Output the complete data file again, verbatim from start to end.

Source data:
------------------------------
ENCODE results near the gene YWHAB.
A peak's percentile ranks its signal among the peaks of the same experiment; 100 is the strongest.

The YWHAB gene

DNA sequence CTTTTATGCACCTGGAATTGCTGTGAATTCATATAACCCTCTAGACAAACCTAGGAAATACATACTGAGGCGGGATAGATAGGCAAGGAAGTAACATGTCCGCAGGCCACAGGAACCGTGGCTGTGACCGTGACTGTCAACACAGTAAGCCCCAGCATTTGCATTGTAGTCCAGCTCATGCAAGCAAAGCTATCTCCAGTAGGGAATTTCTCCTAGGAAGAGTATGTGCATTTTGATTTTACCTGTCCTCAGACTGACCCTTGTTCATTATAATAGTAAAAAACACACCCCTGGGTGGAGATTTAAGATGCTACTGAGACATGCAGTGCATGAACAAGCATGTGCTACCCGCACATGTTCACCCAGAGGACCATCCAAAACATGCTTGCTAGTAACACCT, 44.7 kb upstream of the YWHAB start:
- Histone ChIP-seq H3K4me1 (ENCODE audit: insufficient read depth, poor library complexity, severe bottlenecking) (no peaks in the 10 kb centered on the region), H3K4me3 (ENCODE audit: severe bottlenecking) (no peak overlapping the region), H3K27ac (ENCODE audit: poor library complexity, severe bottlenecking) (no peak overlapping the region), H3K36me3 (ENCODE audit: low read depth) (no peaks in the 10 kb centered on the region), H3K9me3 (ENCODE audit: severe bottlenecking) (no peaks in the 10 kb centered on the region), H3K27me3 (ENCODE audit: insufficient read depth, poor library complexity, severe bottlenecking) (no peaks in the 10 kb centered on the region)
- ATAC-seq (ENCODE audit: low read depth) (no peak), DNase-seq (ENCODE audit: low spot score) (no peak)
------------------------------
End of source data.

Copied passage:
ENCODE results near the gene YWHAB.
A peak's percentile ranks its signal among the peaks of the same experiment; 100 is the strongest.

The YWHAB gene

DNA sequence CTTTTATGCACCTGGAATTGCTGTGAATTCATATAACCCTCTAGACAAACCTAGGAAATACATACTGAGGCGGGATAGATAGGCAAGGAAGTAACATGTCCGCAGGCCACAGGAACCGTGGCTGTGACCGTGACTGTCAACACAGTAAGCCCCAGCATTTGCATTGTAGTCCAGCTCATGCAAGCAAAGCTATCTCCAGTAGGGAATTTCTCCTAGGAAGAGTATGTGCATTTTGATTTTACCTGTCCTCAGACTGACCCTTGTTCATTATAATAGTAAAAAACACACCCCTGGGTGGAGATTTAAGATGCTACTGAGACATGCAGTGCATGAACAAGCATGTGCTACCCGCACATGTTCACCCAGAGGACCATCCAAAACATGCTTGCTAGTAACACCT, 44.7 kb upstream of the YWHAB start:
- Histone ChIP-seq H3K4me1 (ENCODE audit: insufficient read depth, poor library complexity, severe bottlenecking) (no peaks in the 10 kb centered on the region), H3K4me3 (ENCODE audit: severe bottlenecking) (no peak overlapping the region), H3K27ac (ENCODE audit: poor library complexity, severe bottlenecking) (no peak overlapping the region), H3K36me3 (ENCODE audit: low read depth) (no peaks in the 10 kb centered on the region), H3K9me3 (ENCODE audit: severe bottlenecking) (no peaks in the 10 kb centered on the region), H3K27me3 (ENCODE audit: insufficient read depth, poor library complexity, severe bottlenecking) (no peaks in the 10 kb centered on the region)
- ATAC-seq (ENCODE audit: low read depth) (no peak), DNase-seq (ENCODE audit: low spot score) (no peak)